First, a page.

|Name||Golden Gate Bridge San Francisco, California, USA|
|Owner||Golden Gate Bridge & Highways District for State of California
The bridge was created through a special act of the state legislature in 1923
|Design||Joseph B Strauss - Chief Engineer|
|Consultants||Leon S Moisseiff, O H Amman, Charles Derleth Jr|
|Contractors||Main Piers: Pacific Bridge Company
Anchorages & Approach Piers: Barrett & Hilp.
Cables: John A Roebling Company
Steel: Bethlehem Steel Company
|Latitude||N 37 49' 11"|
|Longitude||W 122 28' 43"|
|Why||US Highway 101 connects the City & County of San Francisco with Marin County|
|Spans the Golden Gate||the opening of the San Francisco Bay to the Pacific Ocean|
|What||Read some more details.....||How to read a bridge||Read more about suspension bridges.....
Read more about the book metaphor.....
|Overall type||Hanging - Suspension Bridge. Read more about suspension bridges.....|
|Width||27 m. - 6 lanes traffic|
|Spans||Main span: 1,280 m. Each side span: 343 m.|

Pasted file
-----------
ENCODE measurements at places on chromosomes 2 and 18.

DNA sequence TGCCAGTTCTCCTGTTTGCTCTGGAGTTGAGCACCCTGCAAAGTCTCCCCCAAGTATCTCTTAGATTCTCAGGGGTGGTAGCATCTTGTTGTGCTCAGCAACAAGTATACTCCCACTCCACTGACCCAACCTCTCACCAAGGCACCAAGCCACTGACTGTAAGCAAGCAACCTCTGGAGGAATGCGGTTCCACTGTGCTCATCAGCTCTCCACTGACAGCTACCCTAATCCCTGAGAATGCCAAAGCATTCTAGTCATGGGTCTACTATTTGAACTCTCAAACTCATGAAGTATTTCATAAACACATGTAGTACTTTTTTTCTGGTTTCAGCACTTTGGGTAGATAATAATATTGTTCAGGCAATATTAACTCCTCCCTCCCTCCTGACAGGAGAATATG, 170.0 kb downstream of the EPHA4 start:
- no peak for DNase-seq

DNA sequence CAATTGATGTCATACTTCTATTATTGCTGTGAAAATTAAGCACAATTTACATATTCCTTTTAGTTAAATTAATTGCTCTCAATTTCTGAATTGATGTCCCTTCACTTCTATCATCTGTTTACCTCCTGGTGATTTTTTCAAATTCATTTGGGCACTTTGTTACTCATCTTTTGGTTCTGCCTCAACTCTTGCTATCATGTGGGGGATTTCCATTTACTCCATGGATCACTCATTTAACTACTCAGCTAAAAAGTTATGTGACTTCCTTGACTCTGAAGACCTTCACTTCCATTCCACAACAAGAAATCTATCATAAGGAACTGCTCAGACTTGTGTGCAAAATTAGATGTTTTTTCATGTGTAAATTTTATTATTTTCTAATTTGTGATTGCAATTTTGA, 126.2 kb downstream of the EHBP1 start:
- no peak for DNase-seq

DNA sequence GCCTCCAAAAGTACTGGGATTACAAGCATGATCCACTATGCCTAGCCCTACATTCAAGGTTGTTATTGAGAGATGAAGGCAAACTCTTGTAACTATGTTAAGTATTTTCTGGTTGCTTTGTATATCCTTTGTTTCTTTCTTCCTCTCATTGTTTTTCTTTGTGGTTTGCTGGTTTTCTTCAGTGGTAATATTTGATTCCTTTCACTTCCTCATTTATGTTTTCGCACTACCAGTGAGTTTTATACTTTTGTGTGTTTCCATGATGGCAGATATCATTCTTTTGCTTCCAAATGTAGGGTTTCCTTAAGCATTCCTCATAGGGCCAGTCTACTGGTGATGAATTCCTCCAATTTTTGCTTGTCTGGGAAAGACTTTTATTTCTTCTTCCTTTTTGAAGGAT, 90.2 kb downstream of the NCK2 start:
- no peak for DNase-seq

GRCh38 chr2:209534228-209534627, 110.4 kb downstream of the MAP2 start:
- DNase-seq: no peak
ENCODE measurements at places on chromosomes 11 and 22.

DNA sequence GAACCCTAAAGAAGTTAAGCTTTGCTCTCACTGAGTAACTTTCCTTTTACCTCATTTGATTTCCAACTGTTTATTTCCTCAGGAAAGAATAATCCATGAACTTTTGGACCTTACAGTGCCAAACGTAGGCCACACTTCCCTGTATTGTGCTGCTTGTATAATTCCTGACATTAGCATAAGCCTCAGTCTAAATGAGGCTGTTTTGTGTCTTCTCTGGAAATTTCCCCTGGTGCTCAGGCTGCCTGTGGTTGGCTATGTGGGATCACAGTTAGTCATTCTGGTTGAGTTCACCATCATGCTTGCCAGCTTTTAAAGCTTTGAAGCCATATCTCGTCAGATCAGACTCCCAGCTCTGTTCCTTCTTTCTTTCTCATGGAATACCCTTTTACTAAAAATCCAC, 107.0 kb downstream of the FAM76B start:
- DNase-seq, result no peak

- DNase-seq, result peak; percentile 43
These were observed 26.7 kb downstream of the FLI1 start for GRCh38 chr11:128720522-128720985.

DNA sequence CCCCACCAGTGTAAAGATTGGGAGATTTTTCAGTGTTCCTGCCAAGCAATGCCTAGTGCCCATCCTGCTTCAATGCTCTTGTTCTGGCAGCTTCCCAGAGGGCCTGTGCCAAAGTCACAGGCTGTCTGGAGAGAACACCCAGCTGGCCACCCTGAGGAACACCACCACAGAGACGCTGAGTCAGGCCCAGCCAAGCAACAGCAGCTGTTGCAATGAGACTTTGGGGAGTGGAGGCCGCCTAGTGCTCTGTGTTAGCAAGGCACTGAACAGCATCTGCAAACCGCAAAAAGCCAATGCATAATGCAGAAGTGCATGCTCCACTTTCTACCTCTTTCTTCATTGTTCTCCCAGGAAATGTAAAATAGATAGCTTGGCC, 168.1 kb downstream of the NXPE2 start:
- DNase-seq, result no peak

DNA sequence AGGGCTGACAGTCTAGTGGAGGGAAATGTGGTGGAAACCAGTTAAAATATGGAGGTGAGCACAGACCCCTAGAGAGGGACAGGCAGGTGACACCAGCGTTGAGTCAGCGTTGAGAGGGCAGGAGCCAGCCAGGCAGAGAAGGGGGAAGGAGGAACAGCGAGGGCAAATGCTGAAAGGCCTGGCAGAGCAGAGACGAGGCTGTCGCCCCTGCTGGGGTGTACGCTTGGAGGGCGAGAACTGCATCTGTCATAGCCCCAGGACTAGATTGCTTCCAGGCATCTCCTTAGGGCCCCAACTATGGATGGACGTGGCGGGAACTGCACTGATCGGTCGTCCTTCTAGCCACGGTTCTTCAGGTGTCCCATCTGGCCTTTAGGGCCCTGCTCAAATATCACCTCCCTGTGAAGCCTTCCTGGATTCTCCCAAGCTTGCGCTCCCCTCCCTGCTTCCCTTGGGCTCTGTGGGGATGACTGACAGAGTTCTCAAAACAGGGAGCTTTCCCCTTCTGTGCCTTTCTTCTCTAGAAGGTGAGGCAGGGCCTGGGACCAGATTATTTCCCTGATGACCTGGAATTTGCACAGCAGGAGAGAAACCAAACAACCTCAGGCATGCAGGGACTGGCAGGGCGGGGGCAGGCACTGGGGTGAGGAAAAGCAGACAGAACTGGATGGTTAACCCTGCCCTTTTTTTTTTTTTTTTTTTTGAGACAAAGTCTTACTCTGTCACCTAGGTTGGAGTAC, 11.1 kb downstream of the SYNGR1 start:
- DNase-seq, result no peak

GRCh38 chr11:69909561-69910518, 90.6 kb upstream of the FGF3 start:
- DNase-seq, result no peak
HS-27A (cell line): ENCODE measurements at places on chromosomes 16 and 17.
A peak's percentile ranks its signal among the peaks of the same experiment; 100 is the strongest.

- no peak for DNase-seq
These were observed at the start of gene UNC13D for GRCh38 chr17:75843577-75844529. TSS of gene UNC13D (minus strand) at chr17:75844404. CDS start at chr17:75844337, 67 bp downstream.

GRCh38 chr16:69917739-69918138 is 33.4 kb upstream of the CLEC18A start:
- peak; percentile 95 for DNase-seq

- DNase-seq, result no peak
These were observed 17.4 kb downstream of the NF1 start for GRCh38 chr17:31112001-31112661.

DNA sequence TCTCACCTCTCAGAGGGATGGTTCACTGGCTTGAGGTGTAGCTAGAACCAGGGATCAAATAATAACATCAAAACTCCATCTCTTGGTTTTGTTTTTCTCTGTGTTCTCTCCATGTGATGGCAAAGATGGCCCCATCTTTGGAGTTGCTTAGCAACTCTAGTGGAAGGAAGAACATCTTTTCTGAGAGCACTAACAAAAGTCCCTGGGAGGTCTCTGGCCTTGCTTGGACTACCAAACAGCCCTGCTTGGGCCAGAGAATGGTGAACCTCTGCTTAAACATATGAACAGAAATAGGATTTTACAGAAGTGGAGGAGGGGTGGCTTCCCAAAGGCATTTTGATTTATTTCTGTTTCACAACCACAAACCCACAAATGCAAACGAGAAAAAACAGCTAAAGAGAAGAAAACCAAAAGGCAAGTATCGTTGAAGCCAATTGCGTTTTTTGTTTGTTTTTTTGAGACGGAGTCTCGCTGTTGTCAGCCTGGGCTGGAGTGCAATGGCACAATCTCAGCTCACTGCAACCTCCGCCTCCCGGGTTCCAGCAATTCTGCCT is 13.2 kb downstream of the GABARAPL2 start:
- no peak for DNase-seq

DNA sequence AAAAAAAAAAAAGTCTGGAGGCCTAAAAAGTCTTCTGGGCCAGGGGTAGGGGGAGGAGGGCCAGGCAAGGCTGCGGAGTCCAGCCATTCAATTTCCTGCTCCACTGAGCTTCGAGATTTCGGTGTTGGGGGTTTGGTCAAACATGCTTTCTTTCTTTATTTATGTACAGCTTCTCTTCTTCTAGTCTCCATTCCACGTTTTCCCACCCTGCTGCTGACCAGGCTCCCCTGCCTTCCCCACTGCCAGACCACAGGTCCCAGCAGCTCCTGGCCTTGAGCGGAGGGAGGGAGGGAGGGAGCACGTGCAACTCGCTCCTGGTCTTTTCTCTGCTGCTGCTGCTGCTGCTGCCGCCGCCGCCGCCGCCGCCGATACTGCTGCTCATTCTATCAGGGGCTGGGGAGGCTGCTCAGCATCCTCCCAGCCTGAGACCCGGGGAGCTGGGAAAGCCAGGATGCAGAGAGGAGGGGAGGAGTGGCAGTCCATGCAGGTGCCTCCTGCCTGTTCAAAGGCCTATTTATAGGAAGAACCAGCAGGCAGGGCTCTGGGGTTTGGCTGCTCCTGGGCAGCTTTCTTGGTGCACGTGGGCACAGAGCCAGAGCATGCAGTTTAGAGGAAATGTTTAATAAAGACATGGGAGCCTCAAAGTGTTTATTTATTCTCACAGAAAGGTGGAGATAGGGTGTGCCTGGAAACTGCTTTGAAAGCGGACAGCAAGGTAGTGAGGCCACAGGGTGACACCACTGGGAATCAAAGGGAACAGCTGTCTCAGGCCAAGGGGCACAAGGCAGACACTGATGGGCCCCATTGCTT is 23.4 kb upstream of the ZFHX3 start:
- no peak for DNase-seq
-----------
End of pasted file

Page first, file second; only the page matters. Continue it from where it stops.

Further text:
|Clearance above high water level||67 m.|
|Height of tower||227 m.|
|Cables||2 main cables: 0.92 m. diameter.
No of wires in cable: 27,572
Diameter of wire: 5 mm.
Number of strands in each cable: 61
Suspenders: 250 pairs of ropes each mm. diameter (all were replaced in 1972-76)
|Retrofit programme 2001 - 2012 for seismic shock||Study initiated immediately after 1989 earthquake.
Need to retrofit for earthquakes of Richter magnitude 7 or above.
Phase 1 1997-2002 - strengthening together with installing of isolator bearings, expansion joints. 4 support towers replaced during continuous traffic flow.
Phase 2 2001-2008 - replacing support towers, anchorage housing plus new shear walls, installing isolation bearings and joints, adding new steel plating, new bearings and energy dissipation devices and isolation joints.
Phase 3 2008-2012 - strengthening foundations, installing piles and rock bolts, shear walls and other structural modifications.
|Appearance||Famous for its red appearance officially called "international orange".
Art Deco form by architects Irving F Morrow.